Novelty and Outlier Detection
In my last few articles, I've looked at a number of ways machine learning can help make predictions. The basic idea is that you create a model using existing data and then ask that model to predict an outcome based on new data.
So, it's not surprising that one of the most amazing ways machine learning is being applied is in predicting the future. Just a few days before writing this piece, it was announced that machine learning models actually might be able to predict earthquakes—a goal that has eluded scientists for many years and that has the potential to save thousands, and maybe even millions, of lives.
But as you've also seen, machine learning can be used to "cluster" data—that is, to find patterns that humans either can't or won't see, and to try to put the data into various "clusters", or machinedriven categories. By asking the computer to divide data into distinct groups, you gain the opportunity to find and make use of previously undetected patterns.
Just as clustering can be used to divide data into a number of coherent groups, it also can be used to decide which data points belong inside a group and which don't. In "novelty detection", you have a data set that contains only good data, and you're trying to determine whether new observations fit within the existing data set. In "outlier detection", the data may contain outliers, which you want to identify.
Where could such detection be useful? Consider just a few questions you could answer with such a system:

Are there an unusual amount of login attempts from a particular IP address?

Are any customers buying more than the typical number of products at a given hour?

Which homes are consuming aboveaverage amounts of water during a drought?

Which judges convict an unusual number of defendants?

Should a patient's blood tests be considered normal, or are there outliers that require further checks and examinations?
In all of those cases, you could set thresholds for minimum and maximum values and then tell the computer to use those thresholds in determining what's suspicious. But machine learning changes that around, letting the computer figure out what is considered "normal" and then identify the anomalies, which humans then can investigate. This allows people to concentrate their energies on understanding whether the outliers are indeed problematic, rather than on identifying them in the first place.
So in this article, I look at a number of ways you can try to identify outliers using the tools and libraries that Python provides for working with data: NumPy, Pandas and scikitlearn. Just which technique and tools will be appropriate for your data depend on what you're doing, but the basic theory and practice presented here should at least provide you with some food for thought.
Finding Anomalies
Humans are excellent at finding patterns, and they're also quite good at finding things that don't fit a pattern. But, what sort of algorithm can look at a group of data sets and figure out which is unlike the others?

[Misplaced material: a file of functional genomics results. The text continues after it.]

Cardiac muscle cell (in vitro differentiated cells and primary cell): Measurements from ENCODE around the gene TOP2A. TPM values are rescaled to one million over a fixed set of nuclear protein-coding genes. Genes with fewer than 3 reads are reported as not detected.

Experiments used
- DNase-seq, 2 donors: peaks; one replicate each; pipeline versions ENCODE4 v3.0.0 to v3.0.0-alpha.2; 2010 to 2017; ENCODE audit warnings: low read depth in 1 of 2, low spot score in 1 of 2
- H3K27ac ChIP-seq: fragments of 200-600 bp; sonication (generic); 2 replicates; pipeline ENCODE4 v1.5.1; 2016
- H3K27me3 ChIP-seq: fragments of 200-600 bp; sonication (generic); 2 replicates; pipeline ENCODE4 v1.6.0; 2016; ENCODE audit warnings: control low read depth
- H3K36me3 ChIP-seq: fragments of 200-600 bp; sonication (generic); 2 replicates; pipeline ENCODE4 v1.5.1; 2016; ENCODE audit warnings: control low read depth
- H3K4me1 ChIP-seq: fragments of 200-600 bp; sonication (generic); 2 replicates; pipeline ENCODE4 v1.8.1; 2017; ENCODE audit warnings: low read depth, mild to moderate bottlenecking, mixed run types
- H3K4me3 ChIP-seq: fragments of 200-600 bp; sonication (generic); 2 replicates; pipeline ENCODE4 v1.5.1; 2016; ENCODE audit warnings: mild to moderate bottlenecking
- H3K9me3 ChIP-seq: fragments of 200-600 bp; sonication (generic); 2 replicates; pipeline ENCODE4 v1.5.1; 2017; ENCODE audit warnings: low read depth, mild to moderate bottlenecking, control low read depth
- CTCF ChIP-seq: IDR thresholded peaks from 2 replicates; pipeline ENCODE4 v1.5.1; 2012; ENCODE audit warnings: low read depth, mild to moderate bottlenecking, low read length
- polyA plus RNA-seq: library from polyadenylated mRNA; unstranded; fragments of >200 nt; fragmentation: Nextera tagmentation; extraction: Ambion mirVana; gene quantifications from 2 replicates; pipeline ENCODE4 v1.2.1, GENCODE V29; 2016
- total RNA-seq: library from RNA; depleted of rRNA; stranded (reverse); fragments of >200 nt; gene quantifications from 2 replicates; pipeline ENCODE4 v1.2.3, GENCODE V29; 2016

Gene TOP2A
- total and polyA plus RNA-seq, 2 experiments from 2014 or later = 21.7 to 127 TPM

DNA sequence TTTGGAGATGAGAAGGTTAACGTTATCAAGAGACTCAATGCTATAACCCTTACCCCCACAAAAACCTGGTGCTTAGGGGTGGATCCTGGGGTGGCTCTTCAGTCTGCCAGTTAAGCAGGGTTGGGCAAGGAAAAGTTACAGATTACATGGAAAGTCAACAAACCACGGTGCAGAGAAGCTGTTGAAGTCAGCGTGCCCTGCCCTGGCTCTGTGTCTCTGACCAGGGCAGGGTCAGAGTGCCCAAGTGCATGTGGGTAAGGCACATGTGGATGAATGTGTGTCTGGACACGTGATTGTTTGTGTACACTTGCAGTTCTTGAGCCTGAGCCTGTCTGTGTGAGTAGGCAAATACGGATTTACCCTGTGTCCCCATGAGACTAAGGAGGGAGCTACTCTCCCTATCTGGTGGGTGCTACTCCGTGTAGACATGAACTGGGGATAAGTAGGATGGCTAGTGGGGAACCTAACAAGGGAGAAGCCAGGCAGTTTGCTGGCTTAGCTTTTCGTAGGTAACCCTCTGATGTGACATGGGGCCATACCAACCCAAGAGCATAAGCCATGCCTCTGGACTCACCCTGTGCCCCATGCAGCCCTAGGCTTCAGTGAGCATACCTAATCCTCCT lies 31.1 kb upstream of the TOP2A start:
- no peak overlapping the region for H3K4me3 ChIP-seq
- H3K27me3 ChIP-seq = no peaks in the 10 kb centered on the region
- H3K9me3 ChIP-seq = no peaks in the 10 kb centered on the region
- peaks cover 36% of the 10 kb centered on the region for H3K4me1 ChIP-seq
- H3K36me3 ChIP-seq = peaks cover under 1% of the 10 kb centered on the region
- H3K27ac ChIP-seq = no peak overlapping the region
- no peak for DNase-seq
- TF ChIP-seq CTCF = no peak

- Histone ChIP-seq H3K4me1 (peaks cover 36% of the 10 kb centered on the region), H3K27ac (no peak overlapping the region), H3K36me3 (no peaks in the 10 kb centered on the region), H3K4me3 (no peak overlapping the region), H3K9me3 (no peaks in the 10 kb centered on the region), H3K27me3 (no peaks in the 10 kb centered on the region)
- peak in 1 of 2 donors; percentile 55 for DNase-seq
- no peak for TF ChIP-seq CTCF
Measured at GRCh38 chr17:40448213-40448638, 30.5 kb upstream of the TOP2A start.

One simple way to do this is to set a cutoff, often done at one or two standard deviations. For those of you without a background in statistics (or who have forgotten what a "standard deviation" is), it's a measurement of how spread out the data is. For example:
>>> a = np.array([10,10,10,10,10,10,10])
>>> print("std = {}, mean = {}".format(a.std(), a.mean()))
std = 0.0, mean = 10.0
In the above example, I have a NumPy array containing seven instances of the number ten. People often think of the mean as describing the data, and it does, but it's only when combined with the standard deviation that you can know how much the numbers differ from one another. In this case, they're all identical, so the standard deviation is 0.
In this example, the mean remains the same, but the standard deviation is quite different:
>>> a = np.array([5,15,0,20,5,25,10])
>>> print("std = {}, mean = {}".format(a.std(), a.mean()))
std = 10.0, mean = 10.0
Here, the mean has not changed, but the standard deviation has. You can see, from just those two numbers, that although the numbers remain centered around 10, they also are spread out quite a bit.
One simple way to detect unusual data is to look for all of the values that lie outside of two standard deviations from the mean, which accounts for about 95% of the data. (You can go further out if you want; 99.73% of data points are within three standard deviations, and 99.994% are within four.) If you're looking for outliers in an existing data set, you can do something like this:
>>> a = np.array([5,15,0,20,5,25,1000])
>>> print(a.std())
347.19282415231044
>>> min_cutoff = a.mean()  a.std()*2
>>> max_cutoff = a.mean() + a.std()*2
>>> print(a[(a<min_cutoff)  (a>max_cutoff)])
array([1000])
Sure enough, that found an outlier in the data.
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